I have talked about logarithms quite a bit on this blog, but they were always being applied to something else, whether it be Benford's Law, the Law of 72, or some other practical use. This week, I would like to show that logarithms are very much a part of pure mathematics as well. Of course they are in mathematical equations just as much as exponents and radicals, but they have some pretty cool features of their own.
First off, let me review what a logarithm is. I have explained it before, but once you understand the notation, you shouldn't need to have done Precalculus to understand this post. They are very easy to understand.
For instance, we know that 102 is 100.
102 = 100
If we take the logarithm of both sides, we are essentially bringing the two out of the exponent. Rather than doing an operation on the 10, we do an operation on the 100 to determine what the exponent is.
log(102) = log(100)
2 = log(100)
In most situations, it is clear what type of logarithm you are using, especially in this one because ten is a common logarithm to use. However, many people will write a subscript to clarify. For instance:
log10(100) = 2
Logarithms become extremely useful when you need to solve an algebraic equation where the variable is in the exponent. For example:
2x = 64
As you know, algebra is about doing the inverse operation. If there is addition going on, you subtract. If there is multiplication going on, you divide. Similarly, if there is exponentiation going on, you use a logarithm. In this instance, it would be taking the log2 of both sides.
c2x) = log2(64)
x = log2(64)
x = 6
In practice, there are three bases that are extremely popular to use in a logarithm. We just used two of them: log10 and log2, which are also known as the common logarithm and the binary logarithm. The third one is loge (using the number e that is described here), which is called the natural logarithm, or the natural log. This one is found on most calculators, usually next to the common logarithm.
Though logarithms are not a part of most people's day-to-day life, they do have lots of practical applications. The common logarithm is the basis of the pH system which describes the acidity of water. The natural log is a huge aspect of finance and compound interest (as we saw with the Law of 72). And of course, they are all over nature.
Let's look at an identity of logarithms. Take the following problem:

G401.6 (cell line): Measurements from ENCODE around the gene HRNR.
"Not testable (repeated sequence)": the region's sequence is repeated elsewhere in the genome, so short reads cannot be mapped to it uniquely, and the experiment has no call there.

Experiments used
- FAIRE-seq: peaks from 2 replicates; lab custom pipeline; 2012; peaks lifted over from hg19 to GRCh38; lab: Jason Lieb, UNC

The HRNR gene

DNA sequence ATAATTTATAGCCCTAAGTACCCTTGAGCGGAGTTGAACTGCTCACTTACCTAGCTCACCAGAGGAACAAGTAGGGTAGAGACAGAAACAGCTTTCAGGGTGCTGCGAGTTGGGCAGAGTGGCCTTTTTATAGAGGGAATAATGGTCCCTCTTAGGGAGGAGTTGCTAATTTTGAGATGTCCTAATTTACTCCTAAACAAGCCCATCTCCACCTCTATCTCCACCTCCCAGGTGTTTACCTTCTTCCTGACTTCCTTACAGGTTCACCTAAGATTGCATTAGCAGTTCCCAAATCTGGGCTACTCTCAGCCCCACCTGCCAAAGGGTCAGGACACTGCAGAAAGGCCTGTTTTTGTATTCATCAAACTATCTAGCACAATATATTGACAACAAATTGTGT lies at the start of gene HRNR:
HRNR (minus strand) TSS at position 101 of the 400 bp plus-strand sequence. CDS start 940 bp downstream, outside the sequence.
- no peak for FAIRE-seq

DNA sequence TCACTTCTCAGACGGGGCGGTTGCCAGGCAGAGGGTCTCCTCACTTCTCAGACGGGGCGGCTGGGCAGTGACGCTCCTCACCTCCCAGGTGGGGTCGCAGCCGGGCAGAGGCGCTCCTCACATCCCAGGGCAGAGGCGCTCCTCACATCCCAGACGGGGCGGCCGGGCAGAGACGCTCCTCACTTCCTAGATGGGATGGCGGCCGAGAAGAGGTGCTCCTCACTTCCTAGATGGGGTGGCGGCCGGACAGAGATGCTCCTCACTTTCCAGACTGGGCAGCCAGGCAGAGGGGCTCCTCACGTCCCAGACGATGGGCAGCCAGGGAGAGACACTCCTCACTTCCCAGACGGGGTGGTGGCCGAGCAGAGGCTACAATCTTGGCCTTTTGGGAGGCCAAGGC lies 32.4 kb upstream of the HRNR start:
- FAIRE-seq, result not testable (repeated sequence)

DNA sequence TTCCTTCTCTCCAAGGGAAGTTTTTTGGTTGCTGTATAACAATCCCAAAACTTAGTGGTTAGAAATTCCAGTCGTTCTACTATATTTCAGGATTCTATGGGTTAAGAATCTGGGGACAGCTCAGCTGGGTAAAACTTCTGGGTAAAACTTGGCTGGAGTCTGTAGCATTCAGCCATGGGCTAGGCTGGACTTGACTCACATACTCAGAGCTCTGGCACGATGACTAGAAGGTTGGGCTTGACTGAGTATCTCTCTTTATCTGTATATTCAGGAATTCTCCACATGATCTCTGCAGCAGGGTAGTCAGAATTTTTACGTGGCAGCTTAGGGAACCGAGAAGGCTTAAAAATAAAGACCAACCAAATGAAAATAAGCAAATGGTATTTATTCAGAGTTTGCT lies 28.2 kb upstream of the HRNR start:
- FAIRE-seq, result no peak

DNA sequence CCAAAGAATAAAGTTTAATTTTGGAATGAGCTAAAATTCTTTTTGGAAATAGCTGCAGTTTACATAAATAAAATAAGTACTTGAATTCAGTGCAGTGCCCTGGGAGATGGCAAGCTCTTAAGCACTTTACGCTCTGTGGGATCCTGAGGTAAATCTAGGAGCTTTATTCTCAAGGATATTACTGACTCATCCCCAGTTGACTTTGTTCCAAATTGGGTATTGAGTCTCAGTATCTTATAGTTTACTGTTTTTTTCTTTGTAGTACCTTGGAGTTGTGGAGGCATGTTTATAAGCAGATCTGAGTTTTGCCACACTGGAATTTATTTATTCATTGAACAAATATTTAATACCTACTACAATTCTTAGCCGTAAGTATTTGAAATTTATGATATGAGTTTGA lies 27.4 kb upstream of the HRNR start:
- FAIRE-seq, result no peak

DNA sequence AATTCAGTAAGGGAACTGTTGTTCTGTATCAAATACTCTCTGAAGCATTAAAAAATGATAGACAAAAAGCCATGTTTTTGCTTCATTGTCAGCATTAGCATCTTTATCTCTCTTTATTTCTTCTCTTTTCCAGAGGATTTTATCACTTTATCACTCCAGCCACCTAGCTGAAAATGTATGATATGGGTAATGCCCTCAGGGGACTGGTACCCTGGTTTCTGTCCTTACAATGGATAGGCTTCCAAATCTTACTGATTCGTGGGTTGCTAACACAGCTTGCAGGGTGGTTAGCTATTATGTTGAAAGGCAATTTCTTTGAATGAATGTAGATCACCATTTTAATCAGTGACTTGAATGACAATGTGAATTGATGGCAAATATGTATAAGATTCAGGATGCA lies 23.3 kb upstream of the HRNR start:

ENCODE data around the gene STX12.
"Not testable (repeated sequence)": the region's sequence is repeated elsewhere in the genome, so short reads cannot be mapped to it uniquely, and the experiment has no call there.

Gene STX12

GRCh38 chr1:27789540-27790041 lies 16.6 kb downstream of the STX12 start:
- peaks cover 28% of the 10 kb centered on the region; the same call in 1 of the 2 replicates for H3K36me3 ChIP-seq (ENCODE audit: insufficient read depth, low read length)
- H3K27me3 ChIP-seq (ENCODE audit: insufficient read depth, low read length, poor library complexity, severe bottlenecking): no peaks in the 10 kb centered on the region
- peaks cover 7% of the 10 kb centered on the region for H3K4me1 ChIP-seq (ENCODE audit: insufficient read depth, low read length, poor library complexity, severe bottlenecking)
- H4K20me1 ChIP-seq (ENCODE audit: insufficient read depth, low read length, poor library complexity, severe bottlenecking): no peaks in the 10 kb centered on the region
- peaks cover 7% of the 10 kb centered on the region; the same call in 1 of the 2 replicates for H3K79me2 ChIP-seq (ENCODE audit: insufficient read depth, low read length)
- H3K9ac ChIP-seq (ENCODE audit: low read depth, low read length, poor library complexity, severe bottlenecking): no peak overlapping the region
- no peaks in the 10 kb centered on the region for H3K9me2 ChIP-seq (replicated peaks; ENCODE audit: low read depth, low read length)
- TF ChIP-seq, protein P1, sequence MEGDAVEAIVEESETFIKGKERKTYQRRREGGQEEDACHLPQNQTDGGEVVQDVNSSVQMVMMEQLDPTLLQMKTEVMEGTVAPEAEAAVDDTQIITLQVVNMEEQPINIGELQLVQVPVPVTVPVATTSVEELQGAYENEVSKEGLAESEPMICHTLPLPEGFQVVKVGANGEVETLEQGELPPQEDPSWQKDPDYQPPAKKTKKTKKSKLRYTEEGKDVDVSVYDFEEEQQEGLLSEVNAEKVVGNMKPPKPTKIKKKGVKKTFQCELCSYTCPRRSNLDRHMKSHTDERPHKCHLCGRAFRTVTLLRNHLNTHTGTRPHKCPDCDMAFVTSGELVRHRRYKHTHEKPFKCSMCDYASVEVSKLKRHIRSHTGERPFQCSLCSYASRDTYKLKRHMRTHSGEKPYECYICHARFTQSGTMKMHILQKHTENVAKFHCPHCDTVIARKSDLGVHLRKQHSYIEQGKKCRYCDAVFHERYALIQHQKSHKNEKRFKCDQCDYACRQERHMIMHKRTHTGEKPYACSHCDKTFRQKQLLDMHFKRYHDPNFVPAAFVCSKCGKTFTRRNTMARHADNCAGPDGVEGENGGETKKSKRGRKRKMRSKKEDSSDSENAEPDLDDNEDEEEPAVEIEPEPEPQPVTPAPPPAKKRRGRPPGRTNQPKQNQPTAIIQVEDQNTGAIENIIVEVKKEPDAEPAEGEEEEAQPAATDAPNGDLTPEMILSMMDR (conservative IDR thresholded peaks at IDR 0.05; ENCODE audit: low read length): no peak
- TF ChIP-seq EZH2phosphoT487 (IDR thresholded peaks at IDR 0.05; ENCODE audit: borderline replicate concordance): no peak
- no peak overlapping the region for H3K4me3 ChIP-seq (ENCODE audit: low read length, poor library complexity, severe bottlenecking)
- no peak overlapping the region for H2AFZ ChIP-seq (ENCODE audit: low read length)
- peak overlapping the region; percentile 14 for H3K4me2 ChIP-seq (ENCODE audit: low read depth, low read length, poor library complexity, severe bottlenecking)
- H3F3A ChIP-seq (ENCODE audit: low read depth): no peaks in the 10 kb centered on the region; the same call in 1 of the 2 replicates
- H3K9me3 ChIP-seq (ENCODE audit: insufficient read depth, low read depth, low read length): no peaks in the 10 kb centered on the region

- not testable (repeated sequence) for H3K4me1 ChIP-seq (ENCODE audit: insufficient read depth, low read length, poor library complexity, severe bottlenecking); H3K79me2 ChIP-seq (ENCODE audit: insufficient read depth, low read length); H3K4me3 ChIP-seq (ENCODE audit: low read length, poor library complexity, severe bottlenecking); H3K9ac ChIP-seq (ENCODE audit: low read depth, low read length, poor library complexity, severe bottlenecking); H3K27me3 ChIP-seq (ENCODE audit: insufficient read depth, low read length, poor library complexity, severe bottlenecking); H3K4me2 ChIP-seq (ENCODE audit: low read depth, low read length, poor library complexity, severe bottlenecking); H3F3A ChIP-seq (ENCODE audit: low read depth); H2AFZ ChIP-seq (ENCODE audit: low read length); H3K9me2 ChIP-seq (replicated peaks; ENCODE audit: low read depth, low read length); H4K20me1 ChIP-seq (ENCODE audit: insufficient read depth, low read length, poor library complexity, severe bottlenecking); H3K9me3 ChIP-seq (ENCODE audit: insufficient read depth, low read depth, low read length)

log6(24) + log6(9) =
If you just used a calculator to do this, you would get:
log6(24) + log6(9)
1.773705614 + 1.226294386
That's odd. Two random numbers happened to have logarithms that summed to three. Let's look closer at this and see if we can figure out why. What number could you find the log6 of and get 3?
log6(n) = 3
First of all, let me point out that we just asked an algebraic question. We suddenly got curious about why something happened, so we asked a "what" question, which calls for an unknown quantity, which later becomes an algebraic variable. So when algebra seems like a drag, remember that it is all techniques for answering that "what" question. And "what" is a question asked in all branches of mathematics, science, and engineering.
Anyways, for this equation, we would want to do the inverse operation. We turn both sides into the exponent, and create a base of 6. This gives:
6log6(n) = 63
The left hand side cancels, leaving just n. The right hand side is six cubed, which is 216. So, we end up with:
n = 216
So, this means that the log6 of 216 makes you end up with 3, or the sum of log6(24) and log6(9).
log6(24) + log6(9) = log6(216)
What is the relationship between these three numbers? Well, it shouldn't take to long to determine that 24 x 9 = 216, or:
log6(24) + log6(9) = log6(24 • 9)
In other words, the sum of the logarithms is the logarithm of the product. Wow! That's pretty cool! Is that always the case? Well, let's try to prove that it is for all logarithms.
Let's set a few terms equal to each other and see what happens. Since there are logarithms, we will need a lot of variables.
x = loga(p)
y = loga(q)
In other words:
p = ax
q = ay
Let's multiply those two equations together. Since they are both equal, multiplying the terms on each side by each other won't make a difference.
p • q = ax • ay
pq = ax+y
The right hand side was simplified using the Law of Exponents, which is explained very well here.
Now, we must take the logarithm of both sides, or specifically, the loga of both sides.
loga(pq) = loga(ax+y)
loga(pq) = x + y
But what were x and y? We defined them in terms of a, p, and q earlier. So, let's substitute those values in and see what we get.
loga(pq) = loga(p) + loga(q)
And this creates the identity that we were trying to prove: the sum of the logarithms is the logarithm of the product, and thus, completes our proof. There are other logarithmic identities like this one, but I will save that for another post.